The combines are in the fields, the 2014-15 marketing year has ended, USDA is ready to release its quarterly grain stocks numbers, and corn and soybean prices are maybe—just maybe—ready to rally.
“It’s just extraordinary the horsepower and the technological advances that we’ve made. This harvest is going really fast,” observed Jim Bower of Bower Trading on U.S. Farm Report. “From a seasonal standpoint, we need to look at the seasonal 15-year charts. The market tends to actually bottom out around Oct. 6, and so looking at how fast (farmers) are going … and the technological advances that we’re making, it looks to me (that trend is likely to continue) as far as making bottom, if we haven’t already done so.”
He wasn’t the only one with that opinion.
“I was thinking we’d made the low (on Monday, Oct. 5), but now with the real taking that jump, (it could be earlier),” agreed Mark Gold of Top Third, also speaking on U.S. Farm Report. “If that holds during the week, then think we’re maybe pretty close to these lows, and I think we could see a pretty good rally in there.”
Watch the discussion on U.S. Farm Report here:
That’s good news for farmers who have been understandably discouraged about grain and soy prices. In early September, futures prices for slid to a close of $3.63 for December corn and $8.742 for November soybeans, pushing many farmers to store as much grain as they can in the hopes of higher prices or until cash flow demands a sale.
That’s not always the most effective financial strategy, according to Gold.
“I would say from a marketing standpoint that we’re historically back to some pretty low prices here, so farmers are selling off the combine. They need to re-own it with some call options and keep the upside open. If they’re going to store the grain, I think you’ve got to ask why,” he said. “There’s not enough carry in the market, in my opinion, to store the grain—either corn or beans—and if you’re going to store it, you can’t do it unprotected. Look at buying some kind of cheap put. I don’t think it’s going to pay off, but just in case there is a problem out there, I’d have that on.”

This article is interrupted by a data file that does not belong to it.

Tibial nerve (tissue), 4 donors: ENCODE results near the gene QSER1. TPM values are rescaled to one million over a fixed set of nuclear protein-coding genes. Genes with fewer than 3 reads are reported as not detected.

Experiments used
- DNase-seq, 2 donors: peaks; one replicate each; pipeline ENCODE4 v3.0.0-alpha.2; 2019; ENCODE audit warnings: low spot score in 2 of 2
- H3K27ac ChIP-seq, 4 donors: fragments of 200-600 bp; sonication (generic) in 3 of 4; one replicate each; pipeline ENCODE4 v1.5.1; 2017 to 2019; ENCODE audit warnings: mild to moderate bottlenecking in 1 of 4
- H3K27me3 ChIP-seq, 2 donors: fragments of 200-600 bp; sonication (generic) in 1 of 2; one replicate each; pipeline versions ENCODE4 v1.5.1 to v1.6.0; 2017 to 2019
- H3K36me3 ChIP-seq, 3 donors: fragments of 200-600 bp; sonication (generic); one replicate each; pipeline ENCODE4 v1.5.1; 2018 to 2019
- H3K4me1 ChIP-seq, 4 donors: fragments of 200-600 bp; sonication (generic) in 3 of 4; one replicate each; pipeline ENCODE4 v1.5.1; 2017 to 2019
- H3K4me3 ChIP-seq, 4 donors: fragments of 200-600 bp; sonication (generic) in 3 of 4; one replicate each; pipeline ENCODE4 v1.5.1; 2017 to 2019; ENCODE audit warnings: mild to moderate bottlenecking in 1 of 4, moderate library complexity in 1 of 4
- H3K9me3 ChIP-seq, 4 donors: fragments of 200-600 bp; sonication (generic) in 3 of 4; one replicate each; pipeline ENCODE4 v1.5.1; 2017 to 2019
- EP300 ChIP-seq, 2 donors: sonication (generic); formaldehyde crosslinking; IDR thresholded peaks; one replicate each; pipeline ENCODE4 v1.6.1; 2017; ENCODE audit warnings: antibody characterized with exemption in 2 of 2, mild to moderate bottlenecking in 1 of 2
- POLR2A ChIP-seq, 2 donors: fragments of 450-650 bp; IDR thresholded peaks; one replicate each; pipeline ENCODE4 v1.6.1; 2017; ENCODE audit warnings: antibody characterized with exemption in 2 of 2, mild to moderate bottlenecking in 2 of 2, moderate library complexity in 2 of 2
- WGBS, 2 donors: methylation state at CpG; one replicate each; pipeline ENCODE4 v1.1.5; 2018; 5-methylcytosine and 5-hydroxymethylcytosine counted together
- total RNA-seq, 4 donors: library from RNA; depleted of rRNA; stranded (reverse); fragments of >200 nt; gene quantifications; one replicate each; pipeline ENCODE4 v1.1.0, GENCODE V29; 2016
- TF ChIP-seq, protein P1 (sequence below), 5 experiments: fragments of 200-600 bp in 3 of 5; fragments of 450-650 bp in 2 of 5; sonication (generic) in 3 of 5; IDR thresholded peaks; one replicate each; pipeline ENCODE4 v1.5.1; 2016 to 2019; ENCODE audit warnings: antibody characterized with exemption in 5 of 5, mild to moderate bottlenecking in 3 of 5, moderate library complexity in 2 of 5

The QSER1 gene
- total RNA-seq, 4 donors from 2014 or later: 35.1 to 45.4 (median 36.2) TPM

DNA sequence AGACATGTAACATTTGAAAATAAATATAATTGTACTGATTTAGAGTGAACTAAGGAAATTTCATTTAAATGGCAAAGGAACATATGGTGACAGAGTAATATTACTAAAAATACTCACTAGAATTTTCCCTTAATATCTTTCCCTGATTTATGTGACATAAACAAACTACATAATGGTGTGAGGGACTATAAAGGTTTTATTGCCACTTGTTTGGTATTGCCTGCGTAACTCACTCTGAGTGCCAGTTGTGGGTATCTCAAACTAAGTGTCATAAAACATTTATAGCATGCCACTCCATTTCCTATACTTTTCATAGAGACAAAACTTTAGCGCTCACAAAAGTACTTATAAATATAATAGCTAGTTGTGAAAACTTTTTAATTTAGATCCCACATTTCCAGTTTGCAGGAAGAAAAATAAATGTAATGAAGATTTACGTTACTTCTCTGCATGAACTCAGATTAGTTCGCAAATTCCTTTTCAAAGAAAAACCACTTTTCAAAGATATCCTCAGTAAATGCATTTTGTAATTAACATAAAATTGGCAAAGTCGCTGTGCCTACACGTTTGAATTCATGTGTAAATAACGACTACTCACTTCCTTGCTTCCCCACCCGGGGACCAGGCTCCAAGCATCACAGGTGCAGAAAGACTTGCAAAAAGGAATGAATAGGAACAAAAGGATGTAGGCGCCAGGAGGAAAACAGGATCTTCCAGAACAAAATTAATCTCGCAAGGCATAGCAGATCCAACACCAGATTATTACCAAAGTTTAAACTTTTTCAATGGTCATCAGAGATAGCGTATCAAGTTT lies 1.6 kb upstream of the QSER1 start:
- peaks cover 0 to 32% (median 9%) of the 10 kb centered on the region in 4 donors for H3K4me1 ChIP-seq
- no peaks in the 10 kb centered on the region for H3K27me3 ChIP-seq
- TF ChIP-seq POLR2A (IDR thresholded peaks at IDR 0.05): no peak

Mike Florez of Florez Trading, who joined Gold and Bower on the broadcast, also urged farmers to be flexible and honest with themselves as they assess their marketing situation this fall.
“If you’re a guy that’s got a position on and it’s not working, don’t be delusional in thinking that is going to come back and make you whole,” he said. “Trading is more about risk as opposed to gain. You have to have stops. You have to have risk parameters, and if you don’t do that, you’re not going to be a successful trader.”
Watch more of the U.S. Farm Report discussion:
Do you think the market has put in its harvest lows? Why or why not? Let us know in the comments.